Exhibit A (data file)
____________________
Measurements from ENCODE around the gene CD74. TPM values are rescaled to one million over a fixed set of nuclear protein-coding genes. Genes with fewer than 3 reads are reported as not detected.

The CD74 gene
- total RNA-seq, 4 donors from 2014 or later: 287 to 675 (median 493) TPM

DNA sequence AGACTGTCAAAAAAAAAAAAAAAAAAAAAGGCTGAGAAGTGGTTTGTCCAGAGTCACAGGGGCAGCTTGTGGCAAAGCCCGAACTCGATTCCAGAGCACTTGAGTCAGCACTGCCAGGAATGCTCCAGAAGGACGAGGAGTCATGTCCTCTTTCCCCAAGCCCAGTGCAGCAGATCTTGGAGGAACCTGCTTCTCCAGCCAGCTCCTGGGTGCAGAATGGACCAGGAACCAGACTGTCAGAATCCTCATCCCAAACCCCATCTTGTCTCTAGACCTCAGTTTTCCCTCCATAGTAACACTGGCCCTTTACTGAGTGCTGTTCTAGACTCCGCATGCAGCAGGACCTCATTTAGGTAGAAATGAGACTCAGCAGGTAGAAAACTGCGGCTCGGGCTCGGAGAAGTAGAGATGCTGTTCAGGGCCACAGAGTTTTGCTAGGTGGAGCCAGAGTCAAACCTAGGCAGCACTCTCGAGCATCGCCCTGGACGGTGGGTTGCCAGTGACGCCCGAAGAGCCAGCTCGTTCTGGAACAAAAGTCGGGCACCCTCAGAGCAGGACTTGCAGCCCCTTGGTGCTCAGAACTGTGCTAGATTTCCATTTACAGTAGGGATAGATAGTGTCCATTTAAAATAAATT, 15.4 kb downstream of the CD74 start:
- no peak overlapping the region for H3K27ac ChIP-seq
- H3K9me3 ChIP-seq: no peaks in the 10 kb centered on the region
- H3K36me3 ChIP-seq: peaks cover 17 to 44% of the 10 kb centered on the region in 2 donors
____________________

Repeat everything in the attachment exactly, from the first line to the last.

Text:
Measurements from ENCODE around the gene CD74. TPM values are rescaled to one million over a fixed set of nuclear protein-coding genes. Genes with fewer than 3 reads are reported as not detected.

The CD74 gene
- total RNA-seq, 4 donors from 2014 or later: 287 to 675 (median 493) TPM

DNA sequence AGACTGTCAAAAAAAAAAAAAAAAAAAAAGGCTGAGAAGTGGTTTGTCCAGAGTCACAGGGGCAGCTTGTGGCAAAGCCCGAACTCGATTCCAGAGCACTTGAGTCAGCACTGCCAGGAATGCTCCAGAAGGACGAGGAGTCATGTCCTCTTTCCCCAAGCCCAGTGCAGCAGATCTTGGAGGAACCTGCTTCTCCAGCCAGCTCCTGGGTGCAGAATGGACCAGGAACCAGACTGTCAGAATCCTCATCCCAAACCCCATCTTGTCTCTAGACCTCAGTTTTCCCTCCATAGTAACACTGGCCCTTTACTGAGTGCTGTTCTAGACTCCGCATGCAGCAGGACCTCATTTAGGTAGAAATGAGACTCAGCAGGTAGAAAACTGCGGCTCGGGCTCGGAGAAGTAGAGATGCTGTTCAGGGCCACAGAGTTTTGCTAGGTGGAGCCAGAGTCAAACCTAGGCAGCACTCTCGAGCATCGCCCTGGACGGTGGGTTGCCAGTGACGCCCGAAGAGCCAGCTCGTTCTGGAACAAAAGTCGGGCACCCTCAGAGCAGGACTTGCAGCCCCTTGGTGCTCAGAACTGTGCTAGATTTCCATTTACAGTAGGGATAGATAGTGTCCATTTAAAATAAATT, 15.4 kb downstream of the CD74 start:
- no peak overlapping the region for H3K27ac ChIP-seq
- H3K9me3 ChIP-seq: no peaks in the 10 kb centered on the region
- H3K36me3 ChIP-seq: peaks cover 17 to 44% of the 10 kb centered on the region in 2 donors